We, the Authors, Editors, and Publishers of the International Journal of Sports Physiology and Performance ( IJSPP ), have retracted the following article in whole: Dos’Santos T, Jones PA, Kelly J, McMahon JJ, Comfort P, Thomas C Effect of sampling frequency on isometric midthigh-pull kinetics
Martin Buchheit, Will Morgan, Jarryd Wallace, Matthew Bode and Nick Poulos
The aim of the current study was to quantify the physiological, psychometric, and performance effects of a 2-wk Christmas break in a professional Australian Football League club.
A series of physiological (eg, heart-rate [HR] response to a 5-min submaximal run and skinfold thicknesses), psychometric (rating-of-perceived-exertion [RPE] responses and wellness variables), and performance (running activity during standardized handball games, isometric midthigh pull [IMTP] peak force, and countermovement jump [CMJ]) measures were conducted in the weeks before and after the break.
There was a possible and small increase in the sum of 7 skinfolds, while body mass and fat-free mass remained possible and likely unchanged, respectively. Sleep and stress scores remained likely to almost certainly unchanged, but there were some small, possible to likely decreases in fatigue and soreness scores. HR and RPE responses to the 5-min submaximal run were likely slightly lower (ie, improved) after the break. High-intensity running and acceleration distance during a standard handball game were very likely slightly greater, while HR and RPE responses to the game were possibly to very likely unchanged. HR responses to a high-intensity training session remained very likely unchanged. There was also a likely small increase in IMTP peak force but likely to very likely no change in CMJ variables.
The results show that players returned from a 2-wk break during preseason well recovered, with preserved to improved levels of strength and cardiorespiratory fitness, despite small increases in skinfold thickness.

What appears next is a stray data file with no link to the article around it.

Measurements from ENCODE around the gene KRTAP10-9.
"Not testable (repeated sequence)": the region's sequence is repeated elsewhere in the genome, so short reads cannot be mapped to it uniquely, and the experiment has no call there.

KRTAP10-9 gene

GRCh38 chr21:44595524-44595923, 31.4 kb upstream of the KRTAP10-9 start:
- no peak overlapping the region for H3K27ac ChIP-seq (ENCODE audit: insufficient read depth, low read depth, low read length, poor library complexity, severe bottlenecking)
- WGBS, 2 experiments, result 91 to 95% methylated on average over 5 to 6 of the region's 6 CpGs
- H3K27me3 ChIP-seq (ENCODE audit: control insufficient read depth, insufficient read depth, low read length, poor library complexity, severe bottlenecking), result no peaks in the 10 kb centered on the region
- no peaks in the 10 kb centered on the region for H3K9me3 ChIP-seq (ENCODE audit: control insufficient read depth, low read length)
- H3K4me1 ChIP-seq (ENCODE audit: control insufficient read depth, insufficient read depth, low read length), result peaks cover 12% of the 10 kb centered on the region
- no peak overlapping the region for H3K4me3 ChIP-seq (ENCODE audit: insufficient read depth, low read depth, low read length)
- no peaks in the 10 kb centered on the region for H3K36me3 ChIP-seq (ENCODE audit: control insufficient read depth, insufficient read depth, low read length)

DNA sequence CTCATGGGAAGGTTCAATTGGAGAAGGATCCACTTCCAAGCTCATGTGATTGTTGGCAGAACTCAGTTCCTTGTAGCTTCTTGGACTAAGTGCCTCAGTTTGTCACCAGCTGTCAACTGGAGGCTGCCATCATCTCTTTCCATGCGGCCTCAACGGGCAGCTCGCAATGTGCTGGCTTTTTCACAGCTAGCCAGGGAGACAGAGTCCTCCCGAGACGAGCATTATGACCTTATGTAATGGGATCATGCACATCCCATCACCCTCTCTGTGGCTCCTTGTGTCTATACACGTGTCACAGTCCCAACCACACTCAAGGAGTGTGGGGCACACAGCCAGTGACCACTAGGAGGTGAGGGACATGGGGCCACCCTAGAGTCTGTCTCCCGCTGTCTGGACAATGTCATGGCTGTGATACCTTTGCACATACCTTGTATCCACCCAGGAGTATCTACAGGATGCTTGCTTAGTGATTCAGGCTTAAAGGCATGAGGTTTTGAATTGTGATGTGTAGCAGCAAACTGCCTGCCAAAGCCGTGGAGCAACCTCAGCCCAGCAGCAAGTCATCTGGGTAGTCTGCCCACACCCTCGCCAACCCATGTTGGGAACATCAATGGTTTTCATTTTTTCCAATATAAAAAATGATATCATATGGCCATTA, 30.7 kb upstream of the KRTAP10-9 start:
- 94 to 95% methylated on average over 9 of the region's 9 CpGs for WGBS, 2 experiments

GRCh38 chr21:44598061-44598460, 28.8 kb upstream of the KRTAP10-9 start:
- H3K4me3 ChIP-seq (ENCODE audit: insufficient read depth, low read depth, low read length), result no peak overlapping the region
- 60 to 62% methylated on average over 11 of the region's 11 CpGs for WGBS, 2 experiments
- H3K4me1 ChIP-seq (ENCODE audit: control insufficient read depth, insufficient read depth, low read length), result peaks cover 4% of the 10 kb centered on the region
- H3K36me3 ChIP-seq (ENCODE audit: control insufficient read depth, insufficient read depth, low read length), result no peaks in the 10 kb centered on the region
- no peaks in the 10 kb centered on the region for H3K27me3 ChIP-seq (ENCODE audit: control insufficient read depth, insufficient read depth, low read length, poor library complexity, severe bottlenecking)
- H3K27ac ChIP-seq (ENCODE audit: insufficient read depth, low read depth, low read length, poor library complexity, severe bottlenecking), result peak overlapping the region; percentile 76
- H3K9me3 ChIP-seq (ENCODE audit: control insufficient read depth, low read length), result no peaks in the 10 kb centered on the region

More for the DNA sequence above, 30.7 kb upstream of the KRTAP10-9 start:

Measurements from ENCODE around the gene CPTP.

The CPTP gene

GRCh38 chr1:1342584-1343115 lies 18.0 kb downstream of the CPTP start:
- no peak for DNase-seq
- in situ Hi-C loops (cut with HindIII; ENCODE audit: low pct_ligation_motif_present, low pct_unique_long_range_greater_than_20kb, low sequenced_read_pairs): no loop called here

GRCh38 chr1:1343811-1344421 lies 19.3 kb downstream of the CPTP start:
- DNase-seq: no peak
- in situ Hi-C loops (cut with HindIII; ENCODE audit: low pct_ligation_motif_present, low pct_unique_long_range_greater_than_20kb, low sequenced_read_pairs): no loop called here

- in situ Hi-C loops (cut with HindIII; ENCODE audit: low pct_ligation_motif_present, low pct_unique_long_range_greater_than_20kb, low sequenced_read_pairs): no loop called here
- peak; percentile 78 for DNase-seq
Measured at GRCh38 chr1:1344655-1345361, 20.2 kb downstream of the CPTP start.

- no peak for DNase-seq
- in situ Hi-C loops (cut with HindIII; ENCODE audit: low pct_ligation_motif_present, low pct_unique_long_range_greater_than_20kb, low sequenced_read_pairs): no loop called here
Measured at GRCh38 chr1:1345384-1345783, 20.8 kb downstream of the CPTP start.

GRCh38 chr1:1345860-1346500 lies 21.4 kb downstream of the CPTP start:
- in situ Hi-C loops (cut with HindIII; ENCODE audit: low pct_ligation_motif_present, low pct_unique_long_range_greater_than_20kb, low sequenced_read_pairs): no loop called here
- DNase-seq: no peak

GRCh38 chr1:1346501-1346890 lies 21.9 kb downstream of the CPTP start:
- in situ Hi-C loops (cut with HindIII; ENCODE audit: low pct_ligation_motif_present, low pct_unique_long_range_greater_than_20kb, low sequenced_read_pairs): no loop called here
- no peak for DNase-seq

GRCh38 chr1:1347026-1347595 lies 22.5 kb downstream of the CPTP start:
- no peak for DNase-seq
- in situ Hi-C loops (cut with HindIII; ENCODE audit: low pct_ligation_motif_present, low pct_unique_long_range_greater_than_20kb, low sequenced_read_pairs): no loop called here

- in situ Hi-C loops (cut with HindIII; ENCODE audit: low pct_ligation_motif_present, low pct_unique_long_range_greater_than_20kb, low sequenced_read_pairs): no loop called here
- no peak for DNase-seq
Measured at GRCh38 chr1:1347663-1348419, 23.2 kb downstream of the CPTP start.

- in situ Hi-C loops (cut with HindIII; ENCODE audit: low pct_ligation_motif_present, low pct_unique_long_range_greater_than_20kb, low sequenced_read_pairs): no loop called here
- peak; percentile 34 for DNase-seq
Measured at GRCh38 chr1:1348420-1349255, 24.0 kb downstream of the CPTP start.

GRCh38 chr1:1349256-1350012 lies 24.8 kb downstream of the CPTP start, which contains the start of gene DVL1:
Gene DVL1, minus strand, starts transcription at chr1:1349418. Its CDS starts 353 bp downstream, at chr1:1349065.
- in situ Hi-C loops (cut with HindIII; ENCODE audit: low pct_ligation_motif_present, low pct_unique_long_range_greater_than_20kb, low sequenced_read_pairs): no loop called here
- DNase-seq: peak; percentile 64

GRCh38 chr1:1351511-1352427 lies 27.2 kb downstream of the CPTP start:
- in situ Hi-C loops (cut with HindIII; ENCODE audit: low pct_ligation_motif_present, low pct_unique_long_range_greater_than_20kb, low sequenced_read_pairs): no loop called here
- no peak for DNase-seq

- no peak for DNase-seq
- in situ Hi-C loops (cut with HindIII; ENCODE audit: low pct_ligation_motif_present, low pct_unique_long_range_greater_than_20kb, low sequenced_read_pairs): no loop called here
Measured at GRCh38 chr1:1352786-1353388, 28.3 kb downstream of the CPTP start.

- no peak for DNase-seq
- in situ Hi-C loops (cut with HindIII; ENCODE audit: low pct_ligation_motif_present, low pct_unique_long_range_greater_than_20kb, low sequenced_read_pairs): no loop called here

Lina E. Lundgren, Tai T. Tran, Sophia Nimphius, Ellen Raymond, Josh L. Secomb, Oliver R.L. Farley, Robert U. Newton, Julie R. Steele and Jeremy M. Sheppard
To develop and evaluate a multifactorial model based on landing performance to estimate injury risk for surfing athletes.
Five measures were collected from 78 competitive surfing athletes and used to create a model to serve as a screening tool for landing tasks and potential injury risk. In the second part of the study, the model was evaluated using junior surfing athletes (n = 32) with a longitudinal follow-up of their injuries over 26 wk. Two models were compared based on the collected data, and magnitude-based inferences were applied to determine the likelihood of differences between injured and noninjured groups.
The study resulted in a model based on 5 measures—ankle-dorsiflexion range of motion, isometric midthigh-pull lower-body strength, time to stabilization during a drop-and-stick (DS) landing, relative peak force during a DS landing, and frontal-plane DS-landing video analysis—for male and female professional surfers and male and female junior surfers. Evaluation of the model showed that a scaled probability score was more likely to detect injuries in junior surfing athletes and reported a correlation of r = .66, P = .001, with a model of equal variable importance. The injured (n = 7) surfers had a lower probability score (0.18 ± 0.16) than the noninjured group (n = 25, 0.36 ± 0.15), with 98% likelihood, Cohen d = 1.04.
The proposed model seems sensitive and easy to implement and interpret. Further research is recommended to show full validity for potential adaptations for other sports.
Michael H. Stone, William A. Sands, Kyle C. Pierce, Michael W. Ramsey and G. Gregory Haff
To assess the effects of manipulating the loading of successive sets of midthigh clean pulls on the potentiation capabilities of 7 international-level US weightlifters (4 men, 3 women).
Isometric and dynamic peak-force characteristics were measured with a force plate at 500 Hz. Velocity during dynamic pulls was measured using 2 potentiometers that were suspended from the top of the right and left sides of the testing system and attached to both ends of the bar. Five dynamic-performance trials were used (in the following order) as the potentiation protocol: women at 60, 80, 100, 120, and 80 kg and men at 60, 140, 180, 220, and 140 kg. Trials 2 vs 5 were specifically analyzed to assess potentiation capabilities. Isometric midthigh pulls were assessed for peak force and rate of force development. Dynamic lifts were assessed for peak force (PF), peak velocity (PV), peak power (PP), and rate of force development (RFD).
Although all values (PF, PV, PP, and RFD) were higher postpotentiation, the only statistically higher value was found for PV (ICCα = .95, P = .011, η2 = .69).
Results suggest that manipulating set-loading configuration can result in a potentiation effect when heavily loaded sets are followed by a lighter set. This potentiation effect was primarily characterized by an increase in the PV in elite weightlifters.